11. The NT gives a number of warnings to those within the covenant community of the visible church. The NT writers urge the “brothers” not to fall away (Matt. 13:21; Mark 4:17; Luke 8:13; Heb. 3:12; 6:6), and to remain until the end (Mark 13:13; James 5:11), for the Lord will judge his people, those who may trample the Son of God under foot (Heb. 10:28-31). These warnings indicate that there existed tares among the wheat (Matt. 13:29-30), goats among the sheep (Matt. 25:32), unsaved Israel from the true Israel (Rom. 9:6), and unbelievers among believers within the visible covenant community of the church (1 John 2:19). Obviously, by God’s preserving grace, the elect remain until the end and will not fall away (John 10:28; Phil. 1:6). But how can a member of the covenant community (cf. “covenant” in Heb. 10:29) be liable to apostasy and judgment if only those who are regenerated are part of the visible covenant community?

12. Noah’s flood and the Exodus of God’s people through the Red Sea are both used in the NT (1 Pet. 3:20-21 and 1 Cor. 10:1-2, respectively) as types and pictures of baptism, representing people of all ages. Neither passage excludes infants.

13. Our Reformed heritage has long understood that while all baptized members of the visible church have externally covenanted with God, only the elect of God are internally, truly, and savingly related to the new covenant. This is why the Westminster Larger Catechism states, “Infants descending from parents, either both or but one of them, professing faith in Christ, and obedience to Him, are, in that respect, within the covenant, and are to be baptized” (Q.166, emphasis mine). Thus, while all who are members of the visible church are externally related to the covenant of God—professing believers and their children—only those who have placed their faith in Christ receive the salvific benefits of the new covenant, where Christ becomes their sin, the curse, and the penalty of their covenant breaking and, at the same time, becomes their great Covenant Keeper.

14. If only believers are in the covenant community of the visible church—and not professing believers and their children—then it is quite hypocritical to ask your unbelieving children to pray or to have them say that God is “their” God. As you wouldn’t have your unbelieving neighbor pray for you or speak affirmations of saving relationship with God, so you wouldn’t do the same with your own children. But as it is, we have our children pray and sing songs that affirm that God as their God and that they are his people. Though water baptism doesn’t save them (or anybody), they are set apart from the world as children of professing believers and have become part of the covenant community.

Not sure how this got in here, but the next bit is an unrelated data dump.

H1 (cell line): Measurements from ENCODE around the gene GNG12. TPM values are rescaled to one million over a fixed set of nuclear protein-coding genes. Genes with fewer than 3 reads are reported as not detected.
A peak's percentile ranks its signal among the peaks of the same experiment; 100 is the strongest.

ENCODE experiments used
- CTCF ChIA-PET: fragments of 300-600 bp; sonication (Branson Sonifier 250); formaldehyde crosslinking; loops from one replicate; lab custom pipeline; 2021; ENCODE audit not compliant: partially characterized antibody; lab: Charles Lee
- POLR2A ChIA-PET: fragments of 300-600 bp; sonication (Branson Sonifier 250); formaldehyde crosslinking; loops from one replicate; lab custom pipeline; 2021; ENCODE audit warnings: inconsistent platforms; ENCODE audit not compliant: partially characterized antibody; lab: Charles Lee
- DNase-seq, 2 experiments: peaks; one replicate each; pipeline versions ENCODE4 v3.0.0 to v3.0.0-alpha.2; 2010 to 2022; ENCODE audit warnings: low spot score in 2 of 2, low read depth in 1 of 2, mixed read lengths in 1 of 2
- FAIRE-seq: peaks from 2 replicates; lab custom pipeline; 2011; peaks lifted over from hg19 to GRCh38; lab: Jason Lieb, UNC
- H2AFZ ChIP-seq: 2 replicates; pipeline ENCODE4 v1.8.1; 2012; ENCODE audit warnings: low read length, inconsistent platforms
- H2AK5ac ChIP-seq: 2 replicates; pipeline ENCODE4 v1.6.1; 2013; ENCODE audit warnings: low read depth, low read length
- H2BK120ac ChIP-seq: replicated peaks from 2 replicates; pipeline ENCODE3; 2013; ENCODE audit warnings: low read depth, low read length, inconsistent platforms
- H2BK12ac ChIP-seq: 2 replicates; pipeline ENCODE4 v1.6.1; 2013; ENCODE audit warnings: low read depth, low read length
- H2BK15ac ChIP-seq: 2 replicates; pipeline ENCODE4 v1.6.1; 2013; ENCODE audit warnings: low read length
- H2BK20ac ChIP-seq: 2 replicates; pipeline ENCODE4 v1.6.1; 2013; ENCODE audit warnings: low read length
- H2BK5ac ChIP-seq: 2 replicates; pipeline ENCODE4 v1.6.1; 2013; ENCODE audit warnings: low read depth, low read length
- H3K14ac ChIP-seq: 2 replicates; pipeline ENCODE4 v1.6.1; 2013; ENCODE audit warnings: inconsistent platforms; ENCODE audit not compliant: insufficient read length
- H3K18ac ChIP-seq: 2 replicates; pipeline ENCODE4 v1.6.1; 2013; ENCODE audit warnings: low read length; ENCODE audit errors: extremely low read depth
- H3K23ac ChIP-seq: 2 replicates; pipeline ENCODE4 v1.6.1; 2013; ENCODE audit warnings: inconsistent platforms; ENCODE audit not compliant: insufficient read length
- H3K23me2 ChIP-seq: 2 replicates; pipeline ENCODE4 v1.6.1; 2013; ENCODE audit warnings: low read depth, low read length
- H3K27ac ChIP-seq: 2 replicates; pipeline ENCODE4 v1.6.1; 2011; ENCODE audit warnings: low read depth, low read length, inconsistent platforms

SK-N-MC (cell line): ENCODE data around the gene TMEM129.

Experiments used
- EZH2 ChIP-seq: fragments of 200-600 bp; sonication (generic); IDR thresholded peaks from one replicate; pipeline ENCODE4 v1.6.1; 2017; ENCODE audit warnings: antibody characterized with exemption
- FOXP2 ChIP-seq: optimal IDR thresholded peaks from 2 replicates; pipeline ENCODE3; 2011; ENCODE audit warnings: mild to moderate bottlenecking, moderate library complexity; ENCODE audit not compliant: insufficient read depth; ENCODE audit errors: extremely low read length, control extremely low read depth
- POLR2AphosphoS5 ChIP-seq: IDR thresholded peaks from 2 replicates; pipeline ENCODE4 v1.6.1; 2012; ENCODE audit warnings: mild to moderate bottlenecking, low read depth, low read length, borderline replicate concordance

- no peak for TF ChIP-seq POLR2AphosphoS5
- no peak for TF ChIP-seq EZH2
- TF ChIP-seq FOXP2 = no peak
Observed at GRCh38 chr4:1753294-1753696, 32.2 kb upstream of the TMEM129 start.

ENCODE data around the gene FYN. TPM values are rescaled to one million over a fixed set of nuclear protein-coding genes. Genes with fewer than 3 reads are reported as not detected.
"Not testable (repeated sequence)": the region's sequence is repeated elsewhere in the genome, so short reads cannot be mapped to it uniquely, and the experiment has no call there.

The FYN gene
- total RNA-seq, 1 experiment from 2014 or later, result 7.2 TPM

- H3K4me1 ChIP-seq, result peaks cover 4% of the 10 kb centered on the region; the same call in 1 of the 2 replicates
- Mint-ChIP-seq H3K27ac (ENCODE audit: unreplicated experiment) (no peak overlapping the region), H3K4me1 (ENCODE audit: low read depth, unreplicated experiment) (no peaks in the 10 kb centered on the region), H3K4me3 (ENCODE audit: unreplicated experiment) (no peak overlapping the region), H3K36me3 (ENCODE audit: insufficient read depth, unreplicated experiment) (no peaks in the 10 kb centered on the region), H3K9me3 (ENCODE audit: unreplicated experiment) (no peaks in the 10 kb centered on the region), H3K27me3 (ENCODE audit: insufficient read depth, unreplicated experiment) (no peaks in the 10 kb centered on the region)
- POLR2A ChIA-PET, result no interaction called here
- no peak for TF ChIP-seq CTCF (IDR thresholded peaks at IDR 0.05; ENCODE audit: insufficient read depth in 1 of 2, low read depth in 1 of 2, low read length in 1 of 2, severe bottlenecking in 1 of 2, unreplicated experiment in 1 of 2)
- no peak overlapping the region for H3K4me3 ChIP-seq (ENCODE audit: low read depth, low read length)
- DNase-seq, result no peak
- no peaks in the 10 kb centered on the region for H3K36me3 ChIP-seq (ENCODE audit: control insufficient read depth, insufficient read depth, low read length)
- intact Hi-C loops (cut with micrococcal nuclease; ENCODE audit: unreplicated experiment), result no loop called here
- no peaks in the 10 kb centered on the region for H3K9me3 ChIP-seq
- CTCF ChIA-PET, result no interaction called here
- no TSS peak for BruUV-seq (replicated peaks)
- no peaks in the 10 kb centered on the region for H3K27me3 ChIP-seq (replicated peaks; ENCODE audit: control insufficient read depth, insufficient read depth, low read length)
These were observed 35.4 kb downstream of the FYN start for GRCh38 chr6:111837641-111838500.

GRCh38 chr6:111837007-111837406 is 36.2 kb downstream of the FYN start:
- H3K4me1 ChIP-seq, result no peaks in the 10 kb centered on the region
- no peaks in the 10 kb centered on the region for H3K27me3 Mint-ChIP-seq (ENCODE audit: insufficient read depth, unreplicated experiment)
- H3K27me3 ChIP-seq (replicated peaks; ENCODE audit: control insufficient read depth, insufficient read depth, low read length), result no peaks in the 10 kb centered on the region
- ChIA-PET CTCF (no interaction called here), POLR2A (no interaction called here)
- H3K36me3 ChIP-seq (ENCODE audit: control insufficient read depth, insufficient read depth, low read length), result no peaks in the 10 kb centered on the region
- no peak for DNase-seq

15. When honestly considered, the balance of biblical revelation strongly favors the sign of the covenant—water baptism—to be administered to both professing believers and to their children. As a passive ordinance, it points to the sovereign grace of God who keeps covenant; that he is the One who saves and who has pledged to be a God to his people and to their children. And we pray that those who have been sprinkled by the waters of baptism will be sprinkled by the blood of Jesus through saving faith, to which the sign points (Heb. 12:24). Rather than being a sign of what I’ve done and of my faith, baptism is a sign of what God has done in Christ and the seal of his promise to be a God to you and to your children after you. By God’s saving grace, may our children experience the baptism of the heart to which the baptism of water points, for God’s glory and our joy.


Brian Cosby (Ph.D. Australian College of Theology) is pastor of Wayside Presbyterian Church (PCA) in Signal Mountain, TN.  He is Visiting Professor of Church History at Reformed Theological Seminary, Atlanta, and holds degrees from Samford University (B.A.), Beeson Divinity School (M.Div.), The North American Reformed Seminary (D.Min.), and the Australian College of Theology (Ph.D.).  He is the author of several books and regularly contributes to various journals and blogs.